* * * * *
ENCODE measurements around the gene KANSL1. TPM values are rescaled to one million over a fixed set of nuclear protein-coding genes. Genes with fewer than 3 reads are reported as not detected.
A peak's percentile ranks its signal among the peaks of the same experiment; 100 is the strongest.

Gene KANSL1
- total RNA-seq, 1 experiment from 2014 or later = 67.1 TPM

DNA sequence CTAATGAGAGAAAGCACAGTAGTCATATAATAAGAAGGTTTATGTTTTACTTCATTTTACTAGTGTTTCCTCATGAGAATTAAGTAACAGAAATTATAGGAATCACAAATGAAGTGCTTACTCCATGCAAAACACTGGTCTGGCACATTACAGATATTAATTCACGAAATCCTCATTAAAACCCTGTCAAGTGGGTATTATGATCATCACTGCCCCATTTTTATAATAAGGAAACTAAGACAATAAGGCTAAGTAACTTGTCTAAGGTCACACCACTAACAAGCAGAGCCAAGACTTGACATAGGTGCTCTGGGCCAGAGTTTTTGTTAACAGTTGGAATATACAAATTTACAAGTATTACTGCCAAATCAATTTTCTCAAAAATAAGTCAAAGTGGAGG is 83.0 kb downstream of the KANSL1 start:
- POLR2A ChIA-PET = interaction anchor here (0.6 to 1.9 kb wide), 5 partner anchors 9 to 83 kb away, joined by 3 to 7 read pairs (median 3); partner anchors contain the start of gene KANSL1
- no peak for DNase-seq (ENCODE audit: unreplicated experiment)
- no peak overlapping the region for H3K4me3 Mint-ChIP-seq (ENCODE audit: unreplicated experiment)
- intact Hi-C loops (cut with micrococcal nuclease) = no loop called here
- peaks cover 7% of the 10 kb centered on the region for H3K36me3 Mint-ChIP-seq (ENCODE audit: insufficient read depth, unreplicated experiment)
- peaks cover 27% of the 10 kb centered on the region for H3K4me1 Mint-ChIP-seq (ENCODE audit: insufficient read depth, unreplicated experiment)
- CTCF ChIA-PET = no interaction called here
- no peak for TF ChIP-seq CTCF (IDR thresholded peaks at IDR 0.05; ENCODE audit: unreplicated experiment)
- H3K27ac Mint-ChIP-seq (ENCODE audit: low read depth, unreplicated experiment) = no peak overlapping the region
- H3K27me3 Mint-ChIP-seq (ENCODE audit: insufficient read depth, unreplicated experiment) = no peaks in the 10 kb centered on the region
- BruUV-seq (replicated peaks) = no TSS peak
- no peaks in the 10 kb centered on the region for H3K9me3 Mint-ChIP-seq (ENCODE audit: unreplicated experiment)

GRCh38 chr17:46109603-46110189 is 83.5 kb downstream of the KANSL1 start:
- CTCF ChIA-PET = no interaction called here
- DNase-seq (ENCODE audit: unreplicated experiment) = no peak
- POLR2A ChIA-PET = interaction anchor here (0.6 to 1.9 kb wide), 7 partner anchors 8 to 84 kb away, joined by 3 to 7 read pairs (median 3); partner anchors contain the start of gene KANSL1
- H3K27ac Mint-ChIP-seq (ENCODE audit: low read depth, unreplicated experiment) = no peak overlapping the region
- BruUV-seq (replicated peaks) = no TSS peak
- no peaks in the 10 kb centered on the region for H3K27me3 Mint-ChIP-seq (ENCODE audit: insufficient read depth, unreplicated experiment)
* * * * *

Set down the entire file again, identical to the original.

ENCODE measurements around the gene KANSL1. TPM values are rescaled to one million over a fixed set of nuclear protein-coding genes. Genes with fewer than 3 reads are reported as not detected.
A peak's percentile ranks its signal among the peaks of the same experiment; 100 is the strongest.

Gene KANSL1
- total RNA-seq, 1 experiment from 2014 or later = 67.1 TPM

DNA sequence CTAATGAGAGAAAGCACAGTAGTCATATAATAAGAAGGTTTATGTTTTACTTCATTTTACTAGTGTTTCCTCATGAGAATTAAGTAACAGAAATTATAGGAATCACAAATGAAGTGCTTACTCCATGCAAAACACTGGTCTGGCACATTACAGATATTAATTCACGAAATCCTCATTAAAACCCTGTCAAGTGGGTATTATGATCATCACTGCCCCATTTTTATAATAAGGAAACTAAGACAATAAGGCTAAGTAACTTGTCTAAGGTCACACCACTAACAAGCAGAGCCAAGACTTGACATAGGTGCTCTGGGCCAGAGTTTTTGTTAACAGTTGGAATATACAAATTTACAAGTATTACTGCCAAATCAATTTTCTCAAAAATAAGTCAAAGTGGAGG is 83.0 kb downstream of the KANSL1 start:
- POLR2A ChIA-PET = interaction anchor here (0.6 to 1.9 kb wide), 5 partner anchors 9 to 83 kb away, joined by 3 to 7 read pairs (median 3); partner anchors contain the start of gene KANSL1
- no peak for DNase-seq (ENCODE audit: unreplicated experiment)
- no peak overlapping the region for H3K4me3 Mint-ChIP-seq (ENCODE audit: unreplicated experiment)
- intact Hi-C loops (cut with micrococcal nuclease) = no loop called here
- peaks cover 7% of the 10 kb centered on the region for H3K36me3 Mint-ChIP-seq (ENCODE audit: insufficient read depth, unreplicated experiment)
- peaks cover 27% of the 10 kb centered on the region for H3K4me1 Mint-ChIP-seq (ENCODE audit: insufficient read depth, unreplicated experiment)
- CTCF ChIA-PET = no interaction called here
- no peak for TF ChIP-seq CTCF (IDR thresholded peaks at IDR 0.05; ENCODE audit: unreplicated experiment)
- H3K27ac Mint-ChIP-seq (ENCODE audit: low read depth, unreplicated experiment) = no peak overlapping the region
- H3K27me3 Mint-ChIP-seq (ENCODE audit: insufficient read depth, unreplicated experiment) = no peaks in the 10 kb centered on the region
- BruUV-seq (replicated peaks) = no TSS peak
- no peaks in the 10 kb centered on the region for H3K9me3 Mint-ChIP-seq (ENCODE audit: unreplicated experiment)

GRCh38 chr17:46109603-46110189 is 83.5 kb downstream of the KANSL1 start:
- CTCF ChIA-PET = no interaction called here
- DNase-seq (ENCODE audit: unreplicated experiment) = no peak
- POLR2A ChIA-PET = interaction anchor here (0.6 to 1.9 kb wide), 7 partner anchors 8 to 84 kb away, joined by 3 to 7 read pairs (median 3); partner anchors contain the start of gene KANSL1
- H3K27ac Mint-ChIP-seq (ENCODE audit: low read depth, unreplicated experiment) = no peak overlapping the region
- BruUV-seq (replicated peaks) = no TSS peak
- no peaks in the 10 kb centered on the region for H3K27me3 Mint-ChIP-seq (ENCODE audit: insufficient read depth, unreplicated experiment)